Dr. Camillo Ricordi is acknowledged by his peers as one of the world’s leading diabetes researchers. He spent 1986 to 1988 working at Washington University where he invented what is now known as the Ricordi Chamber, an internationally used technology that isolates large numbers of insulin-producing cells from the human pancreas for transplantation into diabetic patients. Ricordi now serves as scientific director of the University of Miami Diabetes Research Institute and spoke Sept. 29 at an event sponsored by the Missouri Cures Education Foundation.

LN: Having trained as a surgeon, how did you become interested in diabetes as a research topic?

CR: I graduated from medical school with a thesis on diabetes and spent two years volunteering as a medical student in the major diabetes institute in Italy. After I switched to surgery, my cousin, Serena, was diagnosed with Type 1 diabetes. Transplantation in diabetes and curefocused research quickly became my professional life’s mission.

LN: The device you invented, the Ricordi Chamber, isolates islet cells from the pancreas for transplantation, thus allowing people with diabetes to begin producing insulin. How did you first envision this method?

CR: My early research focused on isolating large numbers of insulin-producing cells from the pancreas to obtain enough to reverse diabetes after transplantation of these cells. I soon realized that all methods used then (in the 1980s) were very traumatic. The idea to separate pancreatic islets, which are microscopic structures containing insulin-producing cells, using a nontraumatic technology came to me when I was still in Italy after medical school. My hospital did not have the resources to support the development of the idea, but they allowed me to go to the world’s number one center in this field—Washington University—to work with the ‘father’ of islet isolation and transplantation, Dr. Paul Lacy.

LN: When it became clear that the Ricordi Chamber was effective, what did you consider as next steps toward its wider use?

CR: When I realized the utility of the chamber, and we made the first successful clinical islet transplants, I begin to distribute the blueprints of the system to all scientists, physicians and groups willing to join the battle toward curing diabetes. This allowed everyone to freely access the technology with an ‘open source,’ collaborative approach.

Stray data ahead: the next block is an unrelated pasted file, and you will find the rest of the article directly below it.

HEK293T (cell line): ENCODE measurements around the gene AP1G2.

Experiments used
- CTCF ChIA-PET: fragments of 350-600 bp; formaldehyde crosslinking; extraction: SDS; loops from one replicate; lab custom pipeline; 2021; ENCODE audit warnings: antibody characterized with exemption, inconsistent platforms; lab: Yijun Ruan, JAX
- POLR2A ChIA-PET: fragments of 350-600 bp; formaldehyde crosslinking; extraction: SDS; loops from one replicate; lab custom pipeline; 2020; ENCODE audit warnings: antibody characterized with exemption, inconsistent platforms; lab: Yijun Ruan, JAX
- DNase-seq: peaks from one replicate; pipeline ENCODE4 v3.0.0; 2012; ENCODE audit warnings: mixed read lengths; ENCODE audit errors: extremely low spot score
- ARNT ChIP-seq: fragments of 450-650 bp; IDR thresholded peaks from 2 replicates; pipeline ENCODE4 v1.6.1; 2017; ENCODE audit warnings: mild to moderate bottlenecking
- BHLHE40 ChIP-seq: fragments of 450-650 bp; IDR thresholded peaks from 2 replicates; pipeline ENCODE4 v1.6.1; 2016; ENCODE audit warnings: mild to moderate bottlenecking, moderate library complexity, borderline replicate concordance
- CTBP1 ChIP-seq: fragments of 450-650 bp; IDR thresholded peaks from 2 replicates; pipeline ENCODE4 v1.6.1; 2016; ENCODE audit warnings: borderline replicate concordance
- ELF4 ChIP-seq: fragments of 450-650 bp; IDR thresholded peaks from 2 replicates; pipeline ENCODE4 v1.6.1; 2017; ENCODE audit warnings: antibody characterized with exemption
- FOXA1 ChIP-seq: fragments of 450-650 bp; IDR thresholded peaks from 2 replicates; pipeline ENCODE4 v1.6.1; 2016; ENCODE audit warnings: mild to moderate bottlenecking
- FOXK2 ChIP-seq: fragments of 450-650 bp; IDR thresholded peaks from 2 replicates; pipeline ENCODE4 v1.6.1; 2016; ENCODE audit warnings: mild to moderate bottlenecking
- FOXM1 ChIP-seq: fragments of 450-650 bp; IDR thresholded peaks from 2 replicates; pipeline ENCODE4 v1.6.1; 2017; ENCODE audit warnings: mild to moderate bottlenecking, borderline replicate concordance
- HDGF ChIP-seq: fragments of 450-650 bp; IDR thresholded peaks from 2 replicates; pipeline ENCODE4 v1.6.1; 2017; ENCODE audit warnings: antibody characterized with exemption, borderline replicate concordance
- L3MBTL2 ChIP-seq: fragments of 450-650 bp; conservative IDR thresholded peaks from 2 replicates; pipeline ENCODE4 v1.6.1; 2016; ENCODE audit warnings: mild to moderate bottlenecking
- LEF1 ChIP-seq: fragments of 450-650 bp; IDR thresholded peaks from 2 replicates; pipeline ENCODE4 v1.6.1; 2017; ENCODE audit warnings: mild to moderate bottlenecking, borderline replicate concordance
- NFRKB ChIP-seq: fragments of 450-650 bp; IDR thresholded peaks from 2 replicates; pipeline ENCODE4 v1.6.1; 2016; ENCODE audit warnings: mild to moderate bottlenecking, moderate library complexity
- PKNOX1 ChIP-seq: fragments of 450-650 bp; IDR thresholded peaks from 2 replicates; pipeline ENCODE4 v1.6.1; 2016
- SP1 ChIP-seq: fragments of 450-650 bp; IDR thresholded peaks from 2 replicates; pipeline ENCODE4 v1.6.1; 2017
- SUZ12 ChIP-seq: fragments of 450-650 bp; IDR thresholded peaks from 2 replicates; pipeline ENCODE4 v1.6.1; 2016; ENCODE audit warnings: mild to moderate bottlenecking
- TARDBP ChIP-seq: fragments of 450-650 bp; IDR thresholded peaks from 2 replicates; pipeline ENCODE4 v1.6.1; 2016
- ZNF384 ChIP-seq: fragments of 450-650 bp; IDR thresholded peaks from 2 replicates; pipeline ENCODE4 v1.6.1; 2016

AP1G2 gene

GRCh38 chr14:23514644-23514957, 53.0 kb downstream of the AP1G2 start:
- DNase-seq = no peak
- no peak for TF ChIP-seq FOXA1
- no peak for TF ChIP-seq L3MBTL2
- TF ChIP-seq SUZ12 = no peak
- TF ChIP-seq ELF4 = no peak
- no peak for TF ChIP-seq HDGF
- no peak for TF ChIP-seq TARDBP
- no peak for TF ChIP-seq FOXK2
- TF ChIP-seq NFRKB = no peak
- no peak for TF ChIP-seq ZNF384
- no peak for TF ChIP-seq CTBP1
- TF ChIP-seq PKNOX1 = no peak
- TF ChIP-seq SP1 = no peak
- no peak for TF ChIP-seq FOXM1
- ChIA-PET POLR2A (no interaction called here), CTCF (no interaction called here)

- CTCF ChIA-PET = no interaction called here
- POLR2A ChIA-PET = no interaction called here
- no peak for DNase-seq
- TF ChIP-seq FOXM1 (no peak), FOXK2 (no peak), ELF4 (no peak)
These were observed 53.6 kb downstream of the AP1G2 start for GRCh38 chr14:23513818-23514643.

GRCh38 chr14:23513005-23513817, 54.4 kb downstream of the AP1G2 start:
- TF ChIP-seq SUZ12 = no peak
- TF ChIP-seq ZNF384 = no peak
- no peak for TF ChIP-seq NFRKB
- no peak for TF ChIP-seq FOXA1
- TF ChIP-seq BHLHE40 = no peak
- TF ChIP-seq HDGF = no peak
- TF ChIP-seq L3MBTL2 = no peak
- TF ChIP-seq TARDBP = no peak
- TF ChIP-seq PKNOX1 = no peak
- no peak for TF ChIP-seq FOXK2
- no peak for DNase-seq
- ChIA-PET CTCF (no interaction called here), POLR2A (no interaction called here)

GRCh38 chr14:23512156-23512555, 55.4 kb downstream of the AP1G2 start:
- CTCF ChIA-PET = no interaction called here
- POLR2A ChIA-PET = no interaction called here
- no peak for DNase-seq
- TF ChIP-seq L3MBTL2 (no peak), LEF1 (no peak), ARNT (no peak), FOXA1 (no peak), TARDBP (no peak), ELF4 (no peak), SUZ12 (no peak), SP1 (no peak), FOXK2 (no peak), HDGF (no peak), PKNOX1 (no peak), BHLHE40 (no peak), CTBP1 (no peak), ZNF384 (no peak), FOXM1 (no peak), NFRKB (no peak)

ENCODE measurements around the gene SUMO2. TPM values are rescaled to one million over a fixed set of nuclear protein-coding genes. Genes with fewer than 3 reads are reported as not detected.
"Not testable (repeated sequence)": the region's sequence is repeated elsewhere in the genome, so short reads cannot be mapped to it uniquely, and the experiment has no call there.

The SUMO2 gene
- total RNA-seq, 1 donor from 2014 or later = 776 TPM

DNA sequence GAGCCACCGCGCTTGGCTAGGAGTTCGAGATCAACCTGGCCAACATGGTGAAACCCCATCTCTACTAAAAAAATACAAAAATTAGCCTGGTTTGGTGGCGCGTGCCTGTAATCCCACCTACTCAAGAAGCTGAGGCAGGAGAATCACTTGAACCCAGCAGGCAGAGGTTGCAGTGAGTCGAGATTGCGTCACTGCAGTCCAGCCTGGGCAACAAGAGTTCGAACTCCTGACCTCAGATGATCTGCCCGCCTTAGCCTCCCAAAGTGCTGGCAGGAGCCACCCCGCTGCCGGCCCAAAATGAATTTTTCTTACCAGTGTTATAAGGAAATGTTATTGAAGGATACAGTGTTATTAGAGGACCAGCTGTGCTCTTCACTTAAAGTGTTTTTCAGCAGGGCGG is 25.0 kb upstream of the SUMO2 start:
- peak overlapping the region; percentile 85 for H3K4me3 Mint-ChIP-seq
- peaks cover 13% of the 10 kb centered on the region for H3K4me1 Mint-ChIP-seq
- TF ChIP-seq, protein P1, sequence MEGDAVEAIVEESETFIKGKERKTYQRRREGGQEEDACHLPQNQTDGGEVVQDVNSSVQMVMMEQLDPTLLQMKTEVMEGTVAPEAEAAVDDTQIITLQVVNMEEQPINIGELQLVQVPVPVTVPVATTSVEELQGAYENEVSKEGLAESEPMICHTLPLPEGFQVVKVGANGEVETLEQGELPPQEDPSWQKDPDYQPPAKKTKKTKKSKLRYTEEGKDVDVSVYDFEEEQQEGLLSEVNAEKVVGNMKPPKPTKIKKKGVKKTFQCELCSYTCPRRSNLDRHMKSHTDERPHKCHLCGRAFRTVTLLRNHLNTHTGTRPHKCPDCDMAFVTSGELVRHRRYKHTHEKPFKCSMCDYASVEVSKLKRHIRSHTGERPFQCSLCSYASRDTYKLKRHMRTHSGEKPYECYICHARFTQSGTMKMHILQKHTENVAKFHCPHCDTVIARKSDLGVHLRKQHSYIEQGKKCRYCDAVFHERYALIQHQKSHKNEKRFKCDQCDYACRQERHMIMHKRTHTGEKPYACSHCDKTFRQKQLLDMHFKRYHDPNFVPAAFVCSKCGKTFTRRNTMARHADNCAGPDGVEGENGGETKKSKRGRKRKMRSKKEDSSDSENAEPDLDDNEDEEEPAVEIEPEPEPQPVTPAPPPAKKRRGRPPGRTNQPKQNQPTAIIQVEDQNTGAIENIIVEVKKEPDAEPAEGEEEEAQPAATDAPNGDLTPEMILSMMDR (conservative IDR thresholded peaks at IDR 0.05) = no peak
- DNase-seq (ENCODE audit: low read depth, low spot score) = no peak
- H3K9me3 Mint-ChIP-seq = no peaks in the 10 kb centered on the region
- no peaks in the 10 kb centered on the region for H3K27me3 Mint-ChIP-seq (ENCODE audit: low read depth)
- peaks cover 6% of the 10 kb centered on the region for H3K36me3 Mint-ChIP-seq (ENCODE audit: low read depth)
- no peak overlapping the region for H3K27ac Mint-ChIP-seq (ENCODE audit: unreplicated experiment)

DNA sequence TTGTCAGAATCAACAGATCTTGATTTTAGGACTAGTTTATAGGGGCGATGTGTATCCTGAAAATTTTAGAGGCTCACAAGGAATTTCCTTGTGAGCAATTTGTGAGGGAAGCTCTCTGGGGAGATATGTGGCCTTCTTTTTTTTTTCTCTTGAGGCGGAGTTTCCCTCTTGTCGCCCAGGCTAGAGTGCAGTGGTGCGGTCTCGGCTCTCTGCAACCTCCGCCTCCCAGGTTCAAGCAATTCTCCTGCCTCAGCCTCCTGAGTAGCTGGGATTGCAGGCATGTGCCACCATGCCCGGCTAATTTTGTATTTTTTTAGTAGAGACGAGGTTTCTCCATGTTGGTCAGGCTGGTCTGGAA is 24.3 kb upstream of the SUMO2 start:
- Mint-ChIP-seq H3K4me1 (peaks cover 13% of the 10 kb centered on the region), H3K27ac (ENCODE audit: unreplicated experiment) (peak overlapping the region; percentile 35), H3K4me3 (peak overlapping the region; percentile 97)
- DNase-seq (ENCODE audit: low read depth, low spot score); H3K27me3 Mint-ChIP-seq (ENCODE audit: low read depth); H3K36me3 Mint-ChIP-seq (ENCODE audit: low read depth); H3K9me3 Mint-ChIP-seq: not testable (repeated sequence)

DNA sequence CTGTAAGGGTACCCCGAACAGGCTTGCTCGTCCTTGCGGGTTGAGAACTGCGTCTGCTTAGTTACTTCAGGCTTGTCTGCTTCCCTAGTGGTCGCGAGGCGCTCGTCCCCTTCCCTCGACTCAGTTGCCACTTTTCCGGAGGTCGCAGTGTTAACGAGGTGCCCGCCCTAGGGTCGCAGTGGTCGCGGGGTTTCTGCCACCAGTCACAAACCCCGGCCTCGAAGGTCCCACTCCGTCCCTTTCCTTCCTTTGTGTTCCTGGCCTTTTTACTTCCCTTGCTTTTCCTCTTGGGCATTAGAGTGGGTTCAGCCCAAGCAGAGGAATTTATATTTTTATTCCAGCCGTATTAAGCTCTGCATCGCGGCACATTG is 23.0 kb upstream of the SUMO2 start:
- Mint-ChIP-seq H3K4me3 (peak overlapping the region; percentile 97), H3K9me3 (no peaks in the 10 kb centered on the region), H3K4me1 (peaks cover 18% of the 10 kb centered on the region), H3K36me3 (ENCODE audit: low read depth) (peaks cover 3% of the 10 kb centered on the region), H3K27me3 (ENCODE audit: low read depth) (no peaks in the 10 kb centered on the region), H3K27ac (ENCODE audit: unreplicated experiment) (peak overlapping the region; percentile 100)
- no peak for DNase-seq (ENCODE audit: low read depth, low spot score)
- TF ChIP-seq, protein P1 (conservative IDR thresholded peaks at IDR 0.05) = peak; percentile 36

LN: How many patients have been treated with the Ricordi Chamber to date and what progress are you making with the issues surrounding rejection of the implanted cells?

CR: Around 1,000 patients worldwide have been treated with this method. Longterm function of the transplanted islets is now similar to that achieved through a whole pancreatic transplant. A multicenter FDA trial is underway in North America and Europe, and we anticipate that islet transplantation will become an approved, reimbursable procedure for patients with the most severe cases of Type 1 diabetes. However, treatment with anti-rejection drugs limits the number of patients that can benefit from this procedure due to the possible risks and side effects of suppressing the immune system so it doesn’t attack the implanted cells. Research now concentrates on methods to avoid this problem.

LN: One possible source of cells for transplantation are embryonic stem cells, yet there are many ethical issues surrounding their use. How do you approach this?

CR: Once transplantation is successful, it will be impossible to meet the demand for insulin-producing cells to treat patients worldwide. There are now only about 1,500 suitable pancreases per year available from deceased organ donors and about 24 million patients in the U.S. alone. Human stem cells have been successfully converted into insulin-producing cells and used to treat experimental models of diabetes. With a patient dying every four seconds, any deliberate obstacle to cure-focused research could be considered criminal. The reason some people still oppose stem-cell research is because they are not informed appropriately or do not think of the consequences of their actions.

LN: You’ve been very vocal about ultimately curing diabetes. What’s your prediction for making this happen?

CR: I have no doubt that the cure for diabetes is within our reach. However, I am aware of an increasing number of regulatory, political, religious, economic, academic and institutional impediments creating barriers to innovation and the development of cures. To overcome these barriers, we have formed the Cure Focus Research Alliance. A cure could be found within the next five years, or it could take more than 10 years. The difference will largely depend on overcoming the barriers to innovation.